Thursday, October 26, 2006

My Exit Strategy

Iraq war supporters constantly challenge critics to offer solutions to BushCheney’s fiasco in that unfortunate country. Not that most of these apologists are interested in any new ideas or thoughtful discussion; they simply want a target that they can, in turn, demonize. Any alternatives are immediately attacked and savaged, leaving the current policies more or less in place. This strategy works because few Americans are willing to admit that this nation has truly fucked up in Iraq. There are simply no good alternatives. Iraq is screwed. America is screwed. All we can hope for at this point is that the final deal will not be too horribly catastrophic.

BushCheney insists that the cause is not lost. Of course he does. To do otherwise would subject him to the opprobrium he has so richly earned. But why will I believe that he is any more competent now than he was in 2003 when he arrogantly plunged this nation into an illegal war in Iraq. Turning point after tipping point after new initiative has all come to naught. Nothing BushCheney can do or say will convince me that another three, six or however many more months of pursuing a “clear and unchanging strategy” will produce any results different from what we have already seen.

Putting my mouth where my money is, I offer my own solution. Like any option for Iraq, it sucks, will lead to more carnage and leaves America’s reputation in tatters. I don’t think any policy can avoid that. What my suggestion does , however, is remove the occupation force and leave Iraq to the Iraqis, which is what they wanted all along. That sentiment is obvious in Anthony Shadid’s account of the American invasion and its aftermath, Night Draws Near. That sentiment is echoed by Rajiv Chandrasekaran, author of Imperial Life in the Emerald City: Inside Iraq’s Green Zone in this interview:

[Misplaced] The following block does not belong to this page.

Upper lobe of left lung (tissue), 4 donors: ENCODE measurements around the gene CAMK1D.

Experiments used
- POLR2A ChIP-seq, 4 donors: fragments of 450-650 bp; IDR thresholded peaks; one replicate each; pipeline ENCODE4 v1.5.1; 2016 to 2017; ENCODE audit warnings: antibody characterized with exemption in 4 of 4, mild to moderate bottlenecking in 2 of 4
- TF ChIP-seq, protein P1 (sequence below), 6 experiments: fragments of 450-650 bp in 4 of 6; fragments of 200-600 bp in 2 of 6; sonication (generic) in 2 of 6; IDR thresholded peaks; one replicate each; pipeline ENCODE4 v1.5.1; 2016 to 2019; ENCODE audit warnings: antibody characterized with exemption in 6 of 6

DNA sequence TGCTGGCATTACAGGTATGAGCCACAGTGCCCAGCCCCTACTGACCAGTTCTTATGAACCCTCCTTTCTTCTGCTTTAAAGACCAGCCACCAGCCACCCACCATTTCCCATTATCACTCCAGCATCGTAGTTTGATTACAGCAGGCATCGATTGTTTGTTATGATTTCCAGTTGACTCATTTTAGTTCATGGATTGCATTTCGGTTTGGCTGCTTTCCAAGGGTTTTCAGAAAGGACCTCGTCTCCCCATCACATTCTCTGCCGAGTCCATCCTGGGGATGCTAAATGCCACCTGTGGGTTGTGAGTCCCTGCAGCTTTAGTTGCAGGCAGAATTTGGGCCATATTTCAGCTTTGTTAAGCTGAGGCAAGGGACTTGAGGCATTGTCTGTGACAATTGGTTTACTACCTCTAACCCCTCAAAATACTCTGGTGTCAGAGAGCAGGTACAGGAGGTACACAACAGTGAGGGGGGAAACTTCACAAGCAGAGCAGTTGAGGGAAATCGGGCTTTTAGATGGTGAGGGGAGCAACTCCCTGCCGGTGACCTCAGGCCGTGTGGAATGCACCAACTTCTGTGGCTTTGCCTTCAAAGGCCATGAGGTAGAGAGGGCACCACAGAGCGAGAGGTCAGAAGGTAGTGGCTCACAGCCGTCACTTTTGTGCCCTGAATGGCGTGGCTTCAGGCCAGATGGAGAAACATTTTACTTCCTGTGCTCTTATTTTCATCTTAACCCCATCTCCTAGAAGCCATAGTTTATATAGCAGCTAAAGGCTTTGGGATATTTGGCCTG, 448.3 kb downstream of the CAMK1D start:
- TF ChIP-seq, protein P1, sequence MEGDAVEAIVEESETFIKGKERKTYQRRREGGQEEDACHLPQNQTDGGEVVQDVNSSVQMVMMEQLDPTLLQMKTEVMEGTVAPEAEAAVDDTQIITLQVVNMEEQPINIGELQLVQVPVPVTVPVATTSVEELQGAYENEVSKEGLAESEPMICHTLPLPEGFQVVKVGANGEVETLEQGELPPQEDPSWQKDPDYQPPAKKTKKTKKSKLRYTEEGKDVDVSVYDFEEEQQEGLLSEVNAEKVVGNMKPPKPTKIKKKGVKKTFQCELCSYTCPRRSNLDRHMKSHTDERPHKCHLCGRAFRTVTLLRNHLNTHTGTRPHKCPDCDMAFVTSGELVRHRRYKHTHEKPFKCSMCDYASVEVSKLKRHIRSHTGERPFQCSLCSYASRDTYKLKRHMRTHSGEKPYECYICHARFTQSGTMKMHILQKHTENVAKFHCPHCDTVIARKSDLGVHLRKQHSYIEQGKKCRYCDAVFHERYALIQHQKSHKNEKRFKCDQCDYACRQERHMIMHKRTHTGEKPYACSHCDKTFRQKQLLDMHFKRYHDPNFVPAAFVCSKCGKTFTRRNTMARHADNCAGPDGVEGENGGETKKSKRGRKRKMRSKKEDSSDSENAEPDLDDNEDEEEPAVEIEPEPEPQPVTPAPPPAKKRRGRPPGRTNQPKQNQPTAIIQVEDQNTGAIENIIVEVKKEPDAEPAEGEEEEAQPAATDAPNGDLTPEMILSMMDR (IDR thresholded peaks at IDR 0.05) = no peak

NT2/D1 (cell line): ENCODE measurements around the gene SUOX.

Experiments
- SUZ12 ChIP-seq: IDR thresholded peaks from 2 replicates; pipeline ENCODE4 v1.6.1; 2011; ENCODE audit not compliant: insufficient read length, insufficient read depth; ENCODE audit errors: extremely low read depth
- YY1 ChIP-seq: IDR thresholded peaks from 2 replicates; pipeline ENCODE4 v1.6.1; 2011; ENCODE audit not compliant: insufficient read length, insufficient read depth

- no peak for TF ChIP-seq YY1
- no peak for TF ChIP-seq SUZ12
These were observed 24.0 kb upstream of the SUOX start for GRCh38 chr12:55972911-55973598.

I don't believe the mess we're seeing now was inevitable. Had fewer bad decisions been made, and had the appropriate resources been brought to bear, Iraq would be a fundamentally different place, one that is a lot more stable and secure. I don't believe we could have prevented an insurgency -- there always would have been one, led by zealots who saw no room for compromise. There always would have been some degree of sectarian conflict. But it didn't have to be this bad. It's hard to remember now, but we did have a window of opportunity in the weeks and months immediately following the fall of Saddam's government. But instead of listening to the Iraqi people, and marshaling the appropriate resources to reconstruct the country, the CPA squandered that opportunity by pursuing irrelevant policies and preventing Iraqi leaders from exercising any real governing authority. (emphasis added)

What would I do? I would withdraw American forces over the next six to nine months. I would work with the elected Iraqi government to seek international assistance, including Iraq’s neighbors Syria, Iran, Turkey and Saudi Arabia to stabilize the nation and prevent the chaos from spilling across the greater Middle East. I would ask Congress to appropriate substantial reconstruction aid to be administered by the Iraqis under the guidance of an international oversight body. I would ask Congress to pass a resolution apologizing to the Iraqi people for wrecking their country.

Please note that my policy would not necessarily prevent civil war in Iraq. It’s based primarily on the hope that Iraqis, left to their own devices, would back away from that disaster but it offers no guarantees. Civil war may well ensure; that may be the only way the contending factions can come to terms with each other. Experience has shown that US forces are unable to prevent the contending factions from killing each other. I wish it were otherwise but it is not. That is the consequence of our very poorly executed operation to remove Saddam Hussein from power. There’s a reason why he lasted so long–everyone knew that without a strong central government Iraq would descend into chaos. The US removed that central government without a plan to create anything remotely capable of governing Iraq after Saddam Hussein. What the world has seen in the past three and a half years is the result of our folly.